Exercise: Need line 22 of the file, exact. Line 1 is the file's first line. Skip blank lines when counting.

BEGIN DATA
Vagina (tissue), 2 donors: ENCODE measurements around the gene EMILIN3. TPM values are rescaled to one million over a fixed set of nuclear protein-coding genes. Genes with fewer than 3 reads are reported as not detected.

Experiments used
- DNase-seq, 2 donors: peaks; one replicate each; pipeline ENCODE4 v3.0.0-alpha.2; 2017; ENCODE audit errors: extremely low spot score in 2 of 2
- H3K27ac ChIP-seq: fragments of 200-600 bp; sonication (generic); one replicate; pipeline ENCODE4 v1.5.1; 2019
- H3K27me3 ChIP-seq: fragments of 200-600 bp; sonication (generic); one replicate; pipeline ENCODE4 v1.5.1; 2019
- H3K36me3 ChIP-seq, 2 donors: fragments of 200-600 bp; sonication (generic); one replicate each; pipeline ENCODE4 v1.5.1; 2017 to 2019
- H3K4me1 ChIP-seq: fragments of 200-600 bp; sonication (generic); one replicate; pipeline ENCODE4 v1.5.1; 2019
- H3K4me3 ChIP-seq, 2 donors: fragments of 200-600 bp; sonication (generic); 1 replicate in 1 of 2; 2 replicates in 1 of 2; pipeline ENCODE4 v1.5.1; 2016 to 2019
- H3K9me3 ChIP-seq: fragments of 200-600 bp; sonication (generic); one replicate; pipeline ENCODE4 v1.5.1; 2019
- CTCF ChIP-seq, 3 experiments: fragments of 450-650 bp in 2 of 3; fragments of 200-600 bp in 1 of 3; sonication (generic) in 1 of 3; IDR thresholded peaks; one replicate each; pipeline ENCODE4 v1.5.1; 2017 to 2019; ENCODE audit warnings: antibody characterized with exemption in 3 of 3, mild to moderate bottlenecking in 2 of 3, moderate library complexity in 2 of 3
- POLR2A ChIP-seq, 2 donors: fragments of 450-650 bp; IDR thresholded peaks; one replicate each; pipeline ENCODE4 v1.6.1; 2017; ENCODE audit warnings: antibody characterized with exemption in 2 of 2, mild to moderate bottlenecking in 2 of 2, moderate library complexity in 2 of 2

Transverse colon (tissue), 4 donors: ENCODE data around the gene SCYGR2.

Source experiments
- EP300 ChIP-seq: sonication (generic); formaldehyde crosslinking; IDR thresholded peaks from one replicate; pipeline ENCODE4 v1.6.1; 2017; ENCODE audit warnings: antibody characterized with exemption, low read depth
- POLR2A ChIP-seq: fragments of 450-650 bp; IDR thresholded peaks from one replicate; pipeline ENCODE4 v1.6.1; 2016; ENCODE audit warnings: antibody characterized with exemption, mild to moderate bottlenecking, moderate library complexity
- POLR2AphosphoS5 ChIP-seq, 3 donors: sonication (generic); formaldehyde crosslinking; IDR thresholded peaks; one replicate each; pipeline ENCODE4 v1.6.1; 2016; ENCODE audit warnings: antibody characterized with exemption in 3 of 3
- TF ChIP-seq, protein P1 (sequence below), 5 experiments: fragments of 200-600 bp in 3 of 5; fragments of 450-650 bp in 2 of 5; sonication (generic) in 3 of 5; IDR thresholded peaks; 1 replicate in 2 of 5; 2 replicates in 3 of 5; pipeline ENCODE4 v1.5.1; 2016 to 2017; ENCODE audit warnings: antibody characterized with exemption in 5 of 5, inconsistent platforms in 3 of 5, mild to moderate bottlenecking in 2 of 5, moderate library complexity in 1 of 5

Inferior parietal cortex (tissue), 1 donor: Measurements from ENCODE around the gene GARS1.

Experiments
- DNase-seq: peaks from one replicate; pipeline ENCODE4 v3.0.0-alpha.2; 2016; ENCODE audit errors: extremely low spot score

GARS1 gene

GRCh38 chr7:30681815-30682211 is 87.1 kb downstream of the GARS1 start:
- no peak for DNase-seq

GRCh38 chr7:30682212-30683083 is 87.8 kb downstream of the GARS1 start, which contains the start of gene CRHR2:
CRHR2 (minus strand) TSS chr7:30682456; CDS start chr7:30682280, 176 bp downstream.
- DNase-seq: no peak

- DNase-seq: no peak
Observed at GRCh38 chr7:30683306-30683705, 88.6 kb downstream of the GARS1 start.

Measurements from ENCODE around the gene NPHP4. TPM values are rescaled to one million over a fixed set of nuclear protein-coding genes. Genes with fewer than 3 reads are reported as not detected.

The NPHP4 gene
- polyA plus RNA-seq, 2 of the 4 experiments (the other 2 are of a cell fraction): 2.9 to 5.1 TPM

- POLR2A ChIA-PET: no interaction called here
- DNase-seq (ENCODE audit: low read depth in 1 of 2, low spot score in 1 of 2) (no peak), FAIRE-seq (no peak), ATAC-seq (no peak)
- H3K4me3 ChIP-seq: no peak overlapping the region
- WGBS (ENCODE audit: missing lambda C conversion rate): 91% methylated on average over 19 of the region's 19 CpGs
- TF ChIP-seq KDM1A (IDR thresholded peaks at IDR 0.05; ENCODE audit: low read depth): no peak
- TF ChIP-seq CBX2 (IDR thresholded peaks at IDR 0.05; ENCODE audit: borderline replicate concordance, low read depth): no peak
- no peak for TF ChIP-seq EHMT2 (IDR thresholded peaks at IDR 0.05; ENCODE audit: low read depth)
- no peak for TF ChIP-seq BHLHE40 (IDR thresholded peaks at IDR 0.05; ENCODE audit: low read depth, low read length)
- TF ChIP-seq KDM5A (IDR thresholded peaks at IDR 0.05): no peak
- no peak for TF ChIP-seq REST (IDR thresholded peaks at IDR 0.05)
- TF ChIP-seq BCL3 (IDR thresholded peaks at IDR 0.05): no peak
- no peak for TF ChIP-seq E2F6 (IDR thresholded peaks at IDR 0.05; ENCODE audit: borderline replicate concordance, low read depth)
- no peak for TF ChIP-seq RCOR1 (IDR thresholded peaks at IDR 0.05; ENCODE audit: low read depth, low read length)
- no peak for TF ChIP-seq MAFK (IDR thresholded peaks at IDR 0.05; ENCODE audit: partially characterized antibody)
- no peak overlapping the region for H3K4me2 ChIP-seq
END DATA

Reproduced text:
GRCh38 chr7:30681815-30682211 is 87.1 kb downstream of the GARS1 start: